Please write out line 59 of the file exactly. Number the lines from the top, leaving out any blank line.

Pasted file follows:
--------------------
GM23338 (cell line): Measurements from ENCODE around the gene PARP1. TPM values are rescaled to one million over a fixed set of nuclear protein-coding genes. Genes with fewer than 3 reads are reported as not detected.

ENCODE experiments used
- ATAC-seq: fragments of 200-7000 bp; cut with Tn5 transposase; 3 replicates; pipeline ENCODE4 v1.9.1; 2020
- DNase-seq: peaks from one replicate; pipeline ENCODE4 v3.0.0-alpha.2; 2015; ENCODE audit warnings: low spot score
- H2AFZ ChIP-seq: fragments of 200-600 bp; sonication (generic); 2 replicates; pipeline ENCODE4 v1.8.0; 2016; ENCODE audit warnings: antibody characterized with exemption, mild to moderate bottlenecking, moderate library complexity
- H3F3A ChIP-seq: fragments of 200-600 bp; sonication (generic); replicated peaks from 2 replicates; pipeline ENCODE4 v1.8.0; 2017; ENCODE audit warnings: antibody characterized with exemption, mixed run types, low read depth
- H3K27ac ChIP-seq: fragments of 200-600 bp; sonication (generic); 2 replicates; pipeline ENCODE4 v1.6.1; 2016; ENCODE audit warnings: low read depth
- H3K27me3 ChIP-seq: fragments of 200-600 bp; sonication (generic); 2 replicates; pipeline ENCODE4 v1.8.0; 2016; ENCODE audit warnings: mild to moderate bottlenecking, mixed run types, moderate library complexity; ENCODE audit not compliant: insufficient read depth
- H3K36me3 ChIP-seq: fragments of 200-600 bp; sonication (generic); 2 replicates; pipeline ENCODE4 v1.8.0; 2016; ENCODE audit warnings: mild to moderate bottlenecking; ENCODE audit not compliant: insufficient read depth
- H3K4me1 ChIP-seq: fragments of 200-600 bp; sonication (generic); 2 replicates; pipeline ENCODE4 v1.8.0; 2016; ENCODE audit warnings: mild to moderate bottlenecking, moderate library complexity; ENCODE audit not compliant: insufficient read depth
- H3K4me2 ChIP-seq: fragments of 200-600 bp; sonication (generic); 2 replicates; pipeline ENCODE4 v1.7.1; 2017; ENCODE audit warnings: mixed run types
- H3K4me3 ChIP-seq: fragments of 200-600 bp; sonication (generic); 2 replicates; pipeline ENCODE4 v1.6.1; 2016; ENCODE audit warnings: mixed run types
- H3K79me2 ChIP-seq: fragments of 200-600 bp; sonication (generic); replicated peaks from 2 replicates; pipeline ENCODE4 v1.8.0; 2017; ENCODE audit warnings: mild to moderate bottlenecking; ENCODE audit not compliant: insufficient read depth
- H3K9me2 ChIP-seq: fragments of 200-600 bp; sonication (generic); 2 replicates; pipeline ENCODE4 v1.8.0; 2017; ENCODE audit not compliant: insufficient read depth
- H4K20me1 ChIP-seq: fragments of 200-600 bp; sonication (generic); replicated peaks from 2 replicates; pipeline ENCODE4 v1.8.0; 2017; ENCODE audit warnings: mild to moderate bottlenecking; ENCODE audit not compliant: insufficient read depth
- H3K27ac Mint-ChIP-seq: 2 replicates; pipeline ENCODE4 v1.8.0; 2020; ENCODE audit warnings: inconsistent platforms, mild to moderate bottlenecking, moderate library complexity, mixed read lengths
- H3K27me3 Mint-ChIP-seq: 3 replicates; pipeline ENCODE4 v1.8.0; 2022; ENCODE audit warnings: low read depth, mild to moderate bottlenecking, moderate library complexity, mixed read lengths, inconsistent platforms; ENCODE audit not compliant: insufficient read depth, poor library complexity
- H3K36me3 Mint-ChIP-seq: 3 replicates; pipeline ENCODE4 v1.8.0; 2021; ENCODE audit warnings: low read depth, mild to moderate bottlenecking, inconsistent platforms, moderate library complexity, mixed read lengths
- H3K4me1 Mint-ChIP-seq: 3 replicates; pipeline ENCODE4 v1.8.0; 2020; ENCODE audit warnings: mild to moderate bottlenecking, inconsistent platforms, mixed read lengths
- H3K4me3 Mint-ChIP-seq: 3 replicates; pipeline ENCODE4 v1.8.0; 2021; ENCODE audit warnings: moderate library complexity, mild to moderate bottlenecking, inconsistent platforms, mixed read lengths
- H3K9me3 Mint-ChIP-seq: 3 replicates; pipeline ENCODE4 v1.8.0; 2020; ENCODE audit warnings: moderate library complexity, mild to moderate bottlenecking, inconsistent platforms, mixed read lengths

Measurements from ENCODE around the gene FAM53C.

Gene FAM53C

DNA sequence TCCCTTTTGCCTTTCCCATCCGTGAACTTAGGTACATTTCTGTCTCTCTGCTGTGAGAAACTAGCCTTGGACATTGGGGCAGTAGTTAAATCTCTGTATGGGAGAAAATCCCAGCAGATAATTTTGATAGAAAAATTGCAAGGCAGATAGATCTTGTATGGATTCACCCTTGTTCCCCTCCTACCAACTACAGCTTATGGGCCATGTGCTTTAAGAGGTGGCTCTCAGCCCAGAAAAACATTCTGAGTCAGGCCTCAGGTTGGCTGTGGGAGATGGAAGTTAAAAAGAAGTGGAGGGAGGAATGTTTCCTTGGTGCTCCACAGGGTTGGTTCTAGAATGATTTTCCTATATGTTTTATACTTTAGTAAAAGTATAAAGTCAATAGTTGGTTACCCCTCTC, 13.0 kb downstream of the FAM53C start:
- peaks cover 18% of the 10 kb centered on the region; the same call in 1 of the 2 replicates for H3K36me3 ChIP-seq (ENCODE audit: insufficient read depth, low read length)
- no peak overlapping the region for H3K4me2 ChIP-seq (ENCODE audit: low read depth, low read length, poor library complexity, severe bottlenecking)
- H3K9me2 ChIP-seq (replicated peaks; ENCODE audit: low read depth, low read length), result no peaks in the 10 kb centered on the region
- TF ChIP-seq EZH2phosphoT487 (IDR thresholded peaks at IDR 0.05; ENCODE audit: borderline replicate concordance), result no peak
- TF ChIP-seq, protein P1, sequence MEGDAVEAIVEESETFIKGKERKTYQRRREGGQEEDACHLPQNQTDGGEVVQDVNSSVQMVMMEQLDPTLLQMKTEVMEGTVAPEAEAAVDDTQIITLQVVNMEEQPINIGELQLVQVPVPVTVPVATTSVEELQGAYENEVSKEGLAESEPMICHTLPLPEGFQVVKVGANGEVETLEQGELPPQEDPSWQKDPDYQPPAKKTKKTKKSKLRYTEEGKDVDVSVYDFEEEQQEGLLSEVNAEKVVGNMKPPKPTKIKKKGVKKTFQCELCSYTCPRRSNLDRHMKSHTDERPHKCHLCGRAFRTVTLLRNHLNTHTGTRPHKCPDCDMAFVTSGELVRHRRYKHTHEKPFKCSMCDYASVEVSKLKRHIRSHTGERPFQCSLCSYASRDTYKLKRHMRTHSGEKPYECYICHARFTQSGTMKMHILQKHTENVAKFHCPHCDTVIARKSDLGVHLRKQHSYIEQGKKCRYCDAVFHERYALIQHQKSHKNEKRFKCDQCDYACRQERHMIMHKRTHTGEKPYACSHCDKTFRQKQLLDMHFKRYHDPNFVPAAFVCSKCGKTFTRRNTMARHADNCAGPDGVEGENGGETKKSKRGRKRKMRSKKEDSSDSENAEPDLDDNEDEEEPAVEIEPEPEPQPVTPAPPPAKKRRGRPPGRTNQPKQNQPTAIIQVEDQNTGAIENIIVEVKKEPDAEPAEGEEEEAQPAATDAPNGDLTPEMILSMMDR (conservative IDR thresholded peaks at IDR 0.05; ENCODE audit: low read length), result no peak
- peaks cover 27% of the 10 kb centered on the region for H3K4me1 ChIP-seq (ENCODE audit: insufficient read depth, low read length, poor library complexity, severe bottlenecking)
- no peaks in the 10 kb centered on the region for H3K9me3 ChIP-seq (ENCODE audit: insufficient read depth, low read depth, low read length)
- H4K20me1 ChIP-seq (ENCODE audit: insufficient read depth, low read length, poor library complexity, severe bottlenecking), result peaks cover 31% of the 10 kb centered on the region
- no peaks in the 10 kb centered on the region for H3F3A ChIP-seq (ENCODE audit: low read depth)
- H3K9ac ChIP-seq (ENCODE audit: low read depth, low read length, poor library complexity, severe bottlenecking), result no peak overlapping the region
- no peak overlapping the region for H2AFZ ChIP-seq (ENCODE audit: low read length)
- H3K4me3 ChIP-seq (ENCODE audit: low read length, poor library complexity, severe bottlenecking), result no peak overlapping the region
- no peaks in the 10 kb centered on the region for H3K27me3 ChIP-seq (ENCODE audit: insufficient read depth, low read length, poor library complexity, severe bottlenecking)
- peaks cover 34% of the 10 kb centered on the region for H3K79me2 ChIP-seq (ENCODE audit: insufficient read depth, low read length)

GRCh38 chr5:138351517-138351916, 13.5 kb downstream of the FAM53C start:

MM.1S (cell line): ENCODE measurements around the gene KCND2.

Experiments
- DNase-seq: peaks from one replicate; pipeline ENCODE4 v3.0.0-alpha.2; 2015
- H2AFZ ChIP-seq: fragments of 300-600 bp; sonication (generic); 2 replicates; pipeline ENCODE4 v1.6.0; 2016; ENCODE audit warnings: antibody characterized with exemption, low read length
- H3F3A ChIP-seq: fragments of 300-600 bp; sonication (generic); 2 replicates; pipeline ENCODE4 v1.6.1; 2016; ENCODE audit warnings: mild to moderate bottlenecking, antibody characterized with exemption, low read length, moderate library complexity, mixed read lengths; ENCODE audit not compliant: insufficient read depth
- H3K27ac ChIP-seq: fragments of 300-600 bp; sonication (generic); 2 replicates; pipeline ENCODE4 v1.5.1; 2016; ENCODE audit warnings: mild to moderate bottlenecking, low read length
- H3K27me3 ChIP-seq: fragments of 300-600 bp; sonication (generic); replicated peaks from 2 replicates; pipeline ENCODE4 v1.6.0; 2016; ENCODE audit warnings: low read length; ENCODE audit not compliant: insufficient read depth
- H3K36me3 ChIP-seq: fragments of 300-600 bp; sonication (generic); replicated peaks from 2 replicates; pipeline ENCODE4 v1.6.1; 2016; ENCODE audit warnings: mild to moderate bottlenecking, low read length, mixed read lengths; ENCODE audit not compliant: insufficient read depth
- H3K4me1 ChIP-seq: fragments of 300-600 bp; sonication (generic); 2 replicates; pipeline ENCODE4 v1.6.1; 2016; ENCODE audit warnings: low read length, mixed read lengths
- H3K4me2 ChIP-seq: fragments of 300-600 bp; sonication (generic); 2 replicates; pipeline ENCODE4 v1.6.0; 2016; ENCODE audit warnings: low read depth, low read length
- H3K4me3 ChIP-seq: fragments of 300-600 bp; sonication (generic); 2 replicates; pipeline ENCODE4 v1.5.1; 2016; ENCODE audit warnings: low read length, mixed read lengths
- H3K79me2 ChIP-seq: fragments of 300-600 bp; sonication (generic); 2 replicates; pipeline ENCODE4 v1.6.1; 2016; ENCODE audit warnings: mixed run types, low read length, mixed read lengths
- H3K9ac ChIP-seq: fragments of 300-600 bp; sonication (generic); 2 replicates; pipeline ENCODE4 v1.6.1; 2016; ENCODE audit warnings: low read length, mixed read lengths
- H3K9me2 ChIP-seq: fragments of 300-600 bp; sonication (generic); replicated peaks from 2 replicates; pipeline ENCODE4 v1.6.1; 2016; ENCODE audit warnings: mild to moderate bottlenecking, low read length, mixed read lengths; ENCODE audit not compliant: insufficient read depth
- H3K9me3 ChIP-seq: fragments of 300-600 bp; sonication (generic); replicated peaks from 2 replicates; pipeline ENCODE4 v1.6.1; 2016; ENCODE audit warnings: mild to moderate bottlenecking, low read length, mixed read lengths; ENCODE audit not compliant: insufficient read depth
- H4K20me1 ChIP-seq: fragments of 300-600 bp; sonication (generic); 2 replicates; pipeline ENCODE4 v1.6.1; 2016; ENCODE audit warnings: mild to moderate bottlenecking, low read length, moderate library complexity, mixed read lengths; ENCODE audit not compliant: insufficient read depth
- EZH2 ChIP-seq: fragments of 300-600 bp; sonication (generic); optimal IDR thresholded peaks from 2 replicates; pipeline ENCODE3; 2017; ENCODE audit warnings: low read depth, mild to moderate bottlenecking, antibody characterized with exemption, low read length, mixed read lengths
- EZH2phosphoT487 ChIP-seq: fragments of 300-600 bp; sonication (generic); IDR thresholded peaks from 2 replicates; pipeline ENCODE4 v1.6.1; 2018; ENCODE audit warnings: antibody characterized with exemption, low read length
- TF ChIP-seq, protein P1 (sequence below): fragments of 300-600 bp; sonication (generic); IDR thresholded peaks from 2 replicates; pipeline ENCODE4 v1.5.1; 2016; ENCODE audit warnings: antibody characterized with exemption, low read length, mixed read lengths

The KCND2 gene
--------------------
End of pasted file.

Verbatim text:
The KCND2 gene